Probably one of the most familiar names among the myriad of varieties and wines out there, chardonnay is loved by wine drinkers and winemakers alike. It is easy to grow, which is why it has become one of the most widely grown white grape varieties in the world: from France’s cold Champagne region to South Africa’s warm Western Cape hinterland, from England to Chile to Bulgaria. It does well in most soil types and is a fairly vigorous grower, ripening early in the season. The fruit yield is consistently generous and it easily achieves a high natural sugar level.
Chardonnay is regarded as one of the ‘classic’ wine grape varieties. This is partly because it is so versatile in the many styles of fine wine that can be made with it. On top of this, when fermented and/or matured in oak barrels or given a second fermentation in bottle, it is capable of some of the finest wines in the world.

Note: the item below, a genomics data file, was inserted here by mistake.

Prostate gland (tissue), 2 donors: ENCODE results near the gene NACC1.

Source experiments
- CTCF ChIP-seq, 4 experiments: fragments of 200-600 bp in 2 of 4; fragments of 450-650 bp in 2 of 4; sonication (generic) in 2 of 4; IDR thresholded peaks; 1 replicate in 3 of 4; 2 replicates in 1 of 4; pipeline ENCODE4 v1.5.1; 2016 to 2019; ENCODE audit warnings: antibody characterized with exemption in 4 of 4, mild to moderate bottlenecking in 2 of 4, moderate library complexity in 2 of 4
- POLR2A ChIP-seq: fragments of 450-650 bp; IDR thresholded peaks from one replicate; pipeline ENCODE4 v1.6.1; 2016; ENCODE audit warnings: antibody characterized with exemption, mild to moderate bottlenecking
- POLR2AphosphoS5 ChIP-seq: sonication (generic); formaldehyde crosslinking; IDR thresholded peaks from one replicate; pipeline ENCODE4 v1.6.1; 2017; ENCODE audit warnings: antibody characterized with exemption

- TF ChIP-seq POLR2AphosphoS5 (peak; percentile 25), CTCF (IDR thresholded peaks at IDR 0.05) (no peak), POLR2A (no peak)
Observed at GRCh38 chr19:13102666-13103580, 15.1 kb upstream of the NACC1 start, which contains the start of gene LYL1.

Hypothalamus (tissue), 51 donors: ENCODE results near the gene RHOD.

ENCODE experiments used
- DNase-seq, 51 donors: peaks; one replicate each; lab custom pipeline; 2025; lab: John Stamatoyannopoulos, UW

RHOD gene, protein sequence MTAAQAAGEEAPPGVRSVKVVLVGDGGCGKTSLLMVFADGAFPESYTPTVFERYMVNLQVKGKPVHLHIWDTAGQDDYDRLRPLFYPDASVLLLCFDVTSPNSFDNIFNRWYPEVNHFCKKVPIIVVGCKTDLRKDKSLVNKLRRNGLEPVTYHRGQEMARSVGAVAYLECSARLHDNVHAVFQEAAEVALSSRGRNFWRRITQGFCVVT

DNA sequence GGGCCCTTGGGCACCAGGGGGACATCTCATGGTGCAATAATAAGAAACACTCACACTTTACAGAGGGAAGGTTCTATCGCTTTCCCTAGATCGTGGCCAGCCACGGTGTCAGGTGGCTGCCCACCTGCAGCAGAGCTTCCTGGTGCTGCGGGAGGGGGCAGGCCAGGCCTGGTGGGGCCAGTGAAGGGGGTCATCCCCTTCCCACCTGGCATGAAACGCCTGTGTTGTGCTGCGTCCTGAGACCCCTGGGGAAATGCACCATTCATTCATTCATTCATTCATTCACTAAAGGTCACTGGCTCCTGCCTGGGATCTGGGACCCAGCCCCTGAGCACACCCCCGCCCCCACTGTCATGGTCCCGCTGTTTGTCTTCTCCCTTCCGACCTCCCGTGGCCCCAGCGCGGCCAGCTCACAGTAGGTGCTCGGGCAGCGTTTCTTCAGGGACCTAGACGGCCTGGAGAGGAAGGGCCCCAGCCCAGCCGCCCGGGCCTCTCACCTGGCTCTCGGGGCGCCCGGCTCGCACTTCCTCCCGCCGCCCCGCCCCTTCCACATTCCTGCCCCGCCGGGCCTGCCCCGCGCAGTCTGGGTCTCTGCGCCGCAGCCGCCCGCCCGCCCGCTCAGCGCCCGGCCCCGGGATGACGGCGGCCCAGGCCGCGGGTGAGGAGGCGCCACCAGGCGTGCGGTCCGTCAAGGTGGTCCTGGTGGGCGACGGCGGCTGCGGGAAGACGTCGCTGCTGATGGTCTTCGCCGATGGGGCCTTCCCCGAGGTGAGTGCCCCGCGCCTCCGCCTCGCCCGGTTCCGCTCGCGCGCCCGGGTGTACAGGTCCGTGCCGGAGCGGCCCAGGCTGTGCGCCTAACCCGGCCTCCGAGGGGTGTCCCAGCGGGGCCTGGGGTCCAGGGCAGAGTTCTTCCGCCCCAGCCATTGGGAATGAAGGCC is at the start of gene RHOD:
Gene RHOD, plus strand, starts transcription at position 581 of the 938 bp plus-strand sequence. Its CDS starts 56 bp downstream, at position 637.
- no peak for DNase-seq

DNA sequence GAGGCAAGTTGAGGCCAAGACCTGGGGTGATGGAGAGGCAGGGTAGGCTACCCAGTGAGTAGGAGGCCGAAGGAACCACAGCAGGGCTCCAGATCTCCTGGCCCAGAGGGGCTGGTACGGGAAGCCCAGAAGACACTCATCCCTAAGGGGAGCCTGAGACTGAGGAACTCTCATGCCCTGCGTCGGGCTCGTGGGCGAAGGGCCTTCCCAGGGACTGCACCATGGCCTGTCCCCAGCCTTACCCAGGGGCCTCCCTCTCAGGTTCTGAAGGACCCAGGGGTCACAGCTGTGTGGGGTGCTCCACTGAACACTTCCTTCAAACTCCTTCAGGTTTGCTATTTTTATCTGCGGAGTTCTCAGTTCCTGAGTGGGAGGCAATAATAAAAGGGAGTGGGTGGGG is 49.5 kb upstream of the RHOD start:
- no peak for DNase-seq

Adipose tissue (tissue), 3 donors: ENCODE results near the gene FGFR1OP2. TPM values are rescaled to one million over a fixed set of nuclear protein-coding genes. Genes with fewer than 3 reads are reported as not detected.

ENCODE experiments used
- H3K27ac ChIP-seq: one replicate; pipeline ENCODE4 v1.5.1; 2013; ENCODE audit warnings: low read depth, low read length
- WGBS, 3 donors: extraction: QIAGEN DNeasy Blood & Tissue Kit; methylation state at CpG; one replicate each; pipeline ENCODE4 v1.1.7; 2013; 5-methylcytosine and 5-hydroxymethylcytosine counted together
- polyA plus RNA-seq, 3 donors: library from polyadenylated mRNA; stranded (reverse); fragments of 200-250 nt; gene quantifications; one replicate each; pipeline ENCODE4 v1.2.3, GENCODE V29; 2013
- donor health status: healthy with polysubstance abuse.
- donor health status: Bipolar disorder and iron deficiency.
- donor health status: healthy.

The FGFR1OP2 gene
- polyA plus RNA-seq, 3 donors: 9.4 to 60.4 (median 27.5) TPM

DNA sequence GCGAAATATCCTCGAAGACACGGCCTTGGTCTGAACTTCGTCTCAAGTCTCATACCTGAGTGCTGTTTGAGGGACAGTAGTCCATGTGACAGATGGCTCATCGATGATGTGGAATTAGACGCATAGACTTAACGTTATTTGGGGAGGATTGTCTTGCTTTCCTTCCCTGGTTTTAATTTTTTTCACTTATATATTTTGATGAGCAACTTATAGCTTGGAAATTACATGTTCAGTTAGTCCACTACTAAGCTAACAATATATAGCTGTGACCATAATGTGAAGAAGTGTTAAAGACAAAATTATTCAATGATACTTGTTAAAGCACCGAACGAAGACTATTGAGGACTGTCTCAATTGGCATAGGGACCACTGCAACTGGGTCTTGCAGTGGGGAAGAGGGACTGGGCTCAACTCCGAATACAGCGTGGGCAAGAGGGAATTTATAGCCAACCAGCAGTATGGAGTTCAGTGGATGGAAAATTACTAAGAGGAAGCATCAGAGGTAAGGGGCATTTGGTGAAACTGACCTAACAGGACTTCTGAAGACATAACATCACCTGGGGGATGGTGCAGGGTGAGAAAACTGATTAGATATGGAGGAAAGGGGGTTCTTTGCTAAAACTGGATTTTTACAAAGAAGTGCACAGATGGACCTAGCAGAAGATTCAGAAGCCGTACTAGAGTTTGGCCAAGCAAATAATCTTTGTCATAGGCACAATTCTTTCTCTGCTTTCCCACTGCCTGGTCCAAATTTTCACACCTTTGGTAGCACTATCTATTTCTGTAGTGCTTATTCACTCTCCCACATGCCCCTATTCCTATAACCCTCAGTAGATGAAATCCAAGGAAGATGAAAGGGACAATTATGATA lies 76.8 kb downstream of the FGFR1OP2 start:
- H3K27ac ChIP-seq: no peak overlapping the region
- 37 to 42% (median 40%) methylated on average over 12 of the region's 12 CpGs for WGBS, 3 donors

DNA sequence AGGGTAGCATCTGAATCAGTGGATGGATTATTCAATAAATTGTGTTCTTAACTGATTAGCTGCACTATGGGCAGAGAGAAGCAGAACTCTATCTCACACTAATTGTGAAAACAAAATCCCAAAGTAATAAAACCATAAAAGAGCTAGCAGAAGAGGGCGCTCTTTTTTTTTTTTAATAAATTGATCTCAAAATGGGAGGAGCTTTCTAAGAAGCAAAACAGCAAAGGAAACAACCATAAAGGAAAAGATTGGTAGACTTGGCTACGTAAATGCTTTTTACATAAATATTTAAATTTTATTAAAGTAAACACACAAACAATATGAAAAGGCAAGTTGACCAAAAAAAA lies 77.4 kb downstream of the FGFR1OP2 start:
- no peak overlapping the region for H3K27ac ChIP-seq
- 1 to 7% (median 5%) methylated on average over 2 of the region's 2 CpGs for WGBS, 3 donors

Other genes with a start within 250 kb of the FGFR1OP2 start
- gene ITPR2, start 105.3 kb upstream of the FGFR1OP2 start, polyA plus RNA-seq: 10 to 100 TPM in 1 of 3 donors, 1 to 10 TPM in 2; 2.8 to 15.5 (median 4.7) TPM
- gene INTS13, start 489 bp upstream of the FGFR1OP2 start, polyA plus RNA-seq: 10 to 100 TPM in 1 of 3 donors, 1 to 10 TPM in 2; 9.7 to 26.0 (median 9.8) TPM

As a major component of French champagne - which accounts for as much as a third of the total plantings of chardonnay in France - it provides elegance and structure. But perhaps the most famous expression is found elsewhere in France, in the region of Burgundy, so much so that when one speaks of White Burgundy, it is a chardonnay.
Here the variety's response to oak-barrel fermentation and maturation is a benchmark for most New World chardonnays, particularly in South Africa with its strong French winemaking heritage. Just north of Burgundy, in Chablis, the same grape has produced another benchmark; talk about Chablis and you will be referring, again, to chardonnay, in this case primarily an unoaked wine.
By Wendy Toerien